But the bottom line of the evidence we have so far is that they basically work, although we need better data to be sure. The predictors of success appear to be frequency and consistency. If you consistently log your calories every day, that predicts a higher chance of long term weight control.

Importantly, the amount of detail recorded does not seem to matter. There must be some critical threshold as a minimum, but it seems that any reasonable recording of calorie intake will do. Adding more detail doesn’t help.¬†This general trend fits other data, which shows that the most successful dieters lose weight slowly and steadily.

What they have in common is that success is predicted by making manageable changes to your daily routine. If you want to change your weight, you have to change your daily habits, your lifestyle. “Going on a diet” is a famously unsuccessful strategy, no matter what the diet is. All diets seems to result in a modest amount of short term weight loss following by weight regain, often more than was lost.

But if you change your eating habits in a sustainable way, then you can make sustainable changes to your weight. Forget about rapid weight loss – that is both not healthy and not sustainable. Forget about extreme regimens (I am not talking about athletes, but everyday people just trying to manage their weight). Small sustainable and permanent changes are what helps.

And the focus should be on controlling calories in. That is, the evidence shows, almost the entire game. Definitely exercise, for all the health benefits that creates, and this does help a little with weight management. But exercise alone won’t do it – you have to control calories in. You cannot do this if you are systematically underestimating your caloric intake.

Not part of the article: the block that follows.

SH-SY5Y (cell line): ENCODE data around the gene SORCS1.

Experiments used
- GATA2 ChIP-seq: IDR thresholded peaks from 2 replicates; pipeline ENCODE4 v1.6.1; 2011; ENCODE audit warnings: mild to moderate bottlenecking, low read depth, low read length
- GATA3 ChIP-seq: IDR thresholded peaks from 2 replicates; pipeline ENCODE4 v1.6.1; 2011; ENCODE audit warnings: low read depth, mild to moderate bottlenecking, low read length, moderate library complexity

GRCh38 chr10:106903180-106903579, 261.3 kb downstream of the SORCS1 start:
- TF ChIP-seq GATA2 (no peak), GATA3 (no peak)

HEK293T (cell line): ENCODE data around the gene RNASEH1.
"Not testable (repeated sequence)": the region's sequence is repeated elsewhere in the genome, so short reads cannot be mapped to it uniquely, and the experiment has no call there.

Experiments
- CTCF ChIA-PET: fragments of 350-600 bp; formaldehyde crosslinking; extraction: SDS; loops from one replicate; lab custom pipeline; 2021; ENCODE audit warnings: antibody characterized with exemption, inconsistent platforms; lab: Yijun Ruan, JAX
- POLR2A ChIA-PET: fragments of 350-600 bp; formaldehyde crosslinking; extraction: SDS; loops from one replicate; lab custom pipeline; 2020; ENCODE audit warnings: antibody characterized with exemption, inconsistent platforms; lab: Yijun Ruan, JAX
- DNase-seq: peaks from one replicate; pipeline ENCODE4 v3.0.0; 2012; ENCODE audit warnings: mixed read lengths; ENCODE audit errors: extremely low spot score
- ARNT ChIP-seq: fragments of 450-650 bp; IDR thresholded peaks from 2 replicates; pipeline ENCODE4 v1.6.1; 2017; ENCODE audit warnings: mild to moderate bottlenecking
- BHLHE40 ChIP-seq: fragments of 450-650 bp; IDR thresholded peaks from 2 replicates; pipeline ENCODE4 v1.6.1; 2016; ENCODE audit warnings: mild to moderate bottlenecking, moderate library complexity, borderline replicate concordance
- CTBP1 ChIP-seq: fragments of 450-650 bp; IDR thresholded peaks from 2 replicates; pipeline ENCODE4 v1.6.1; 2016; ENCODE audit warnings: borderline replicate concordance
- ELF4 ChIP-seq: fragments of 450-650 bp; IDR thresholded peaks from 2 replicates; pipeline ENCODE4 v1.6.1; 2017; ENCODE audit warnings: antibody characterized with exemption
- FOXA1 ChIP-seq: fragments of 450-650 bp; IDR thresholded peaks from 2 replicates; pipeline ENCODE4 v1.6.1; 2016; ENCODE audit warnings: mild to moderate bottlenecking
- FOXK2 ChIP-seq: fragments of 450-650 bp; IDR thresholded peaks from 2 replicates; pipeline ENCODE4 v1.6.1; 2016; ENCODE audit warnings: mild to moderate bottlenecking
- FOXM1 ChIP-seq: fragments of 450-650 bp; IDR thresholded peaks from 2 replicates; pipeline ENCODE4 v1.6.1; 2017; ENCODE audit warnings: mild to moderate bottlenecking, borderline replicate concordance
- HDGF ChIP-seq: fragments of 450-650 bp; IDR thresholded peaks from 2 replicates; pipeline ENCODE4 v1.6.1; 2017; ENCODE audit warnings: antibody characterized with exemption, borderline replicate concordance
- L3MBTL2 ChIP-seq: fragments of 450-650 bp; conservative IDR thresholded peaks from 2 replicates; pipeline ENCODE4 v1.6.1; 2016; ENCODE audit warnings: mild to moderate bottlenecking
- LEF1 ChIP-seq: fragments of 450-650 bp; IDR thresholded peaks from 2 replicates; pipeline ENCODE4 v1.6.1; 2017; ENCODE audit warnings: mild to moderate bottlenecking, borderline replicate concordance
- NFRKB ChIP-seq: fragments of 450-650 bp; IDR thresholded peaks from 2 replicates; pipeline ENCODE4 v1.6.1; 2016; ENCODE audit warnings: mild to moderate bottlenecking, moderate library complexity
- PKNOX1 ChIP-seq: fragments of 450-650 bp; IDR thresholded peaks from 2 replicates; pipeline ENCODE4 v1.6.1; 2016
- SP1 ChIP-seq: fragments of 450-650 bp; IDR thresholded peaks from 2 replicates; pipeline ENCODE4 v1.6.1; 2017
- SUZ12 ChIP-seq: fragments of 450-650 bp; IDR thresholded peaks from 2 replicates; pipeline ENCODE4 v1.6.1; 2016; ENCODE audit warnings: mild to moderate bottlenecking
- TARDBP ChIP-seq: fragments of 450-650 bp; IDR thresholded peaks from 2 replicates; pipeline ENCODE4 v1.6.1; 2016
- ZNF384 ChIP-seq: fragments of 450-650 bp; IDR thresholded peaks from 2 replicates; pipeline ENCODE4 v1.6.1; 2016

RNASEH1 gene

I am not going to recommend any one strategy or app. Do what works for you. If you try something and it doesn’t work, try something else. And by “working” (again, assuming the goal here is weight management) I mean the pounds are coming off on the scale. That is why weight self-monitoring is also critical – whatever you are doing, if you are not losing weight, it’s not working. The scale doesn’t lie. So just keep cutting your caloric intake until you do start to consistently lose weight, for most people about a pound a week is a good target.

This again is where calorie estimation comes in. The evidence shows this does not have to be onerous. Just having a reasonably good idea how many calories are in your food is enough, and tracking how much you are actually eating.

The evidence for all of this, while not perfect, is strong enough that we can make solid recommendations. But there is a tendency in general to focus on the wrong things – to focus on gimmicky or flashy interventions, or unrealistic promises, or on anything other than what we all know we need to do – move more and eat less. The food industry and self-help industry has successfully confused the public about the basic facts. Almost everyone I know obsesses over “carbs” when, as long as you are not diabetic and eat within a reasonable range, this is essentially not a factor they need to obsess over at all.

What is sad is that the hype distracts people from what the evidence shows actually works.